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Friend of Sheikh Nimr al-Nimr: Shiite Cleric's Execution "Will Not End Well" for Saudi Monarchy

January 04, 2016
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Guests

Ali al-Ahmed

founder and director of the Institute for Gulf Affairs.

As protests erupt across the Middle East after Saudi Arabia’s execution of prominent Shia religious leader Sheikh Nimr al-Nimr, we speak with his friend Ali al-Ahmed, founder and director of the Institute for Gulf Affairs. "He said we should support the oppressed against the oppressor," says al-Ahmed. He notes Sheikh al-Nimr was a small-town religious leader that relatively few had heard of before he was put to death, but since his execution memorial services have been held for him around the world. The Saudi government accused Nimr of calling for the overthrow of the Saudi royal family. He had been arrested multiple times, including in 2012 for his involvement in protests after the Arab Spring uprising. Ali al-Ahmed was one of Saudi Arabia’s youngest political prisoners when he was detained at age 14.


TRANSCRIPT

This is a rush transcript. Copy may not be in its final form.

AMY GOODMAN: Protests have erupted across the Middle East after Saudi Arabia executed prominent Shia religious leader Sheikh Nimr al-Nimr—along with 46 others—Saturday in the country’s largest mass execution in decades. The Saudi government accused Nimr of calling for the overthrow of the Saudi royal family. He had been arrested multiple times, including in 2012 after he was involved in protests after the Arab Spring uprising. Sheikh Nimr had also called for the secession of Saudi Arabia’s oil-rich Eastern Province, where the majority of the Sunni kingdom’s Shia population live. After his execution Saturday, protesters in the Iranian capital Tehran responded by torching part of the Saudi Embassy. On Sunday, Saudi Arabia responded by severing ties with Iran. This is Saudi Foreign Minister Adel al-Jubeir.

ADEL AL-JUBEIR: [translated] The kingdom, in light of these realities, announces the cutting of diplomatic relations with Iran and requests the departure of delegates of diplomatic missions of the embassy and consulate and offices related to it within 48 hours. The ambassador has been summoned to notify them. [in English] We are determined not to allow Iran to undermine our security. We are determined not to let Iran mobilize or create or establish terrorist cells in our country or in the countries of our allies.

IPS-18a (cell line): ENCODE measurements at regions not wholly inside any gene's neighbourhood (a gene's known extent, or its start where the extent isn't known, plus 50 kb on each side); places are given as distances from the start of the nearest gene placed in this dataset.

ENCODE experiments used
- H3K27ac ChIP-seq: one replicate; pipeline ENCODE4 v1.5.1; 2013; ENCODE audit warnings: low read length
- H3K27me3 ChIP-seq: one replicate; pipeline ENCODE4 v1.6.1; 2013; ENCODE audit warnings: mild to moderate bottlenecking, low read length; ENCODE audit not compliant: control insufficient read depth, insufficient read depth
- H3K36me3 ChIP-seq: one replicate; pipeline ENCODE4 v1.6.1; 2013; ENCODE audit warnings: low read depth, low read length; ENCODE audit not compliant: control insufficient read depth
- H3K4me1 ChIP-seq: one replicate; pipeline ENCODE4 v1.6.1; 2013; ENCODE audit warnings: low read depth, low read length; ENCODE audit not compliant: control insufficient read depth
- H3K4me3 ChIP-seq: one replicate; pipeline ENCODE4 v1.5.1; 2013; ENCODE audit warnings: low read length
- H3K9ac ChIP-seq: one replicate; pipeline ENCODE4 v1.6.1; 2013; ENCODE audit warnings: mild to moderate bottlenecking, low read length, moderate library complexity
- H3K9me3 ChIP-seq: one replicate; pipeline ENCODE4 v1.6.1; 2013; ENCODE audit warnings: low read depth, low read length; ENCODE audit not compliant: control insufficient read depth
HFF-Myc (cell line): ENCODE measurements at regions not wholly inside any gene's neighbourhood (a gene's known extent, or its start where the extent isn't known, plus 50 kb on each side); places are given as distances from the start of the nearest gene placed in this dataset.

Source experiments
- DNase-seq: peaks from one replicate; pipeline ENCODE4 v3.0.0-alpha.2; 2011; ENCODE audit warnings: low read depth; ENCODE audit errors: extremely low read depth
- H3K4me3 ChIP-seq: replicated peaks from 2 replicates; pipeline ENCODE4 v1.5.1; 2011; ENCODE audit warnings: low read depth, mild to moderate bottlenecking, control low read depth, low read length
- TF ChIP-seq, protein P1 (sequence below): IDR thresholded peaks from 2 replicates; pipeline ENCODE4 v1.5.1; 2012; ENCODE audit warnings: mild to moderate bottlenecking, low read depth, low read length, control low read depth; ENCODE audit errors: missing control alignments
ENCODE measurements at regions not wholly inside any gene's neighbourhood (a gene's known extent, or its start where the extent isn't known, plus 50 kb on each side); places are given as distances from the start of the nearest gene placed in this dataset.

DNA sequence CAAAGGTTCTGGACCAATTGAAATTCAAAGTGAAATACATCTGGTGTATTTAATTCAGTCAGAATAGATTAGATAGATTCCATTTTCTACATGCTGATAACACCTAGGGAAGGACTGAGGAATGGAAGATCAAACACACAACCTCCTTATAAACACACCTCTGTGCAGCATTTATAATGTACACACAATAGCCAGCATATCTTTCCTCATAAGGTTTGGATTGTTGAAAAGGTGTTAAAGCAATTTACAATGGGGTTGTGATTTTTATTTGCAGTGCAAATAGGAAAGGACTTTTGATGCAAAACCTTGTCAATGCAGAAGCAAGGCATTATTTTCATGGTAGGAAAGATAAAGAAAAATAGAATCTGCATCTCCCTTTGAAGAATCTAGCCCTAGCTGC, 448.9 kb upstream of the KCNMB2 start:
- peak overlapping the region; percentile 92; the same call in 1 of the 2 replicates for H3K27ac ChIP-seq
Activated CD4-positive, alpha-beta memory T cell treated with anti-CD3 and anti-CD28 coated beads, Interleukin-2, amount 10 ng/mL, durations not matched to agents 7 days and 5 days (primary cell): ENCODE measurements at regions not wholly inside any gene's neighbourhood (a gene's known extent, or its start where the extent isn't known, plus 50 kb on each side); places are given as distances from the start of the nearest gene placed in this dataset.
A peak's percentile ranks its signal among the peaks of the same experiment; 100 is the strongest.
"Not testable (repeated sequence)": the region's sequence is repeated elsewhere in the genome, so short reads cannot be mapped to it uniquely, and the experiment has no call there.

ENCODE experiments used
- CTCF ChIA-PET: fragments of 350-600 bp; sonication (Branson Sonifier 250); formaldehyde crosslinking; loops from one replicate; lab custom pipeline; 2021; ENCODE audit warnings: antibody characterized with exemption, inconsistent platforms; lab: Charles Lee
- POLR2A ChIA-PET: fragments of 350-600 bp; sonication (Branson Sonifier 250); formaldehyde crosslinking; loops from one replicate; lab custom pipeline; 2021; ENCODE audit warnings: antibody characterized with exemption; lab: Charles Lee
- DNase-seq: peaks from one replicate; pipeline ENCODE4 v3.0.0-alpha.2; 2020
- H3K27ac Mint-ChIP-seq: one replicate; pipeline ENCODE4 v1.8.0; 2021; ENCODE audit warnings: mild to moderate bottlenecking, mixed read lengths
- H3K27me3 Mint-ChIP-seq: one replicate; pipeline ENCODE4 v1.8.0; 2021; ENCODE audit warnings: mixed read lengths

AMY GOODMAN: Saudi Arabia has recalled its diplomats from Tehran and given Iranian diplomats 48 hours to leave Saudi Arabia. This is Iranian Supreme Leader Ayatollah Ali Khamenei.

AYATOLLAH ALI KHAMENEI: [translated] Killing a knowledgeable man, who promoted virtue and prevented vice and had religious zeal, is certainly a crime, a great crime. It is also a mistake, because the spilled blood will undoubtedly bring divine retribution. Saudi politicians, rulers and policymakers should have no doubt that there will be divine vengeance for this blood. God almighty will not pardon those who spill the blood of the innocent.

AMY GOODMAN: Saudi Arabia’s execution of Sheikh Nimr al-Nimr also led to protests in Iraq, Bahrain and several other countries. Bahrain says it, too, is severing diplomatic ties with Iran. Earlier today, two Sunni mosques about 50 miles south of the Iraqi capital, Baghdad, were rocked by bomb blasts thought to be retaliation against al-Nimr’s execution.

Meanwhile, the U.S. has called for dialogue. Analysts are watching closely to see how this will impact regional tensions. Saudi Arabia and Iran back opposing groups in Syria and Iraq, and are on opposite sides of the conflict in Yemen.

For more, we turn now to Ali al-Ahmed, the founder and director of the Institute for Gulf Affairs, one of Saudi Arabia’s youngest political prisoners when he was detained at the age of 14.

Welcome to Democracy Now!, Ali al-Ahmed. Can you talk about the significance of first what took place on Saturday, one of the largest mass executions in Saudi history, and the significance of Nimr al-Nimr, the sheikh?

ALI AL-AHMED: Yes. Good morning, Amy. It’s a pleasure.

The execution of Sheikh Nimr al-Nimr is really an important development, given the fact this is the first time in Saudi history where a Shia religious leader has been executed. Fifty years ago or so, another leader was sentenced to death, but he was not executed because he was abroad. This really creates a division within the country. In the Shia communities around the world, religious leaders are most revered, because they are the leaders of the community. And they are usually chosen by—people choose them as their leaders. It’s almost a democratic process.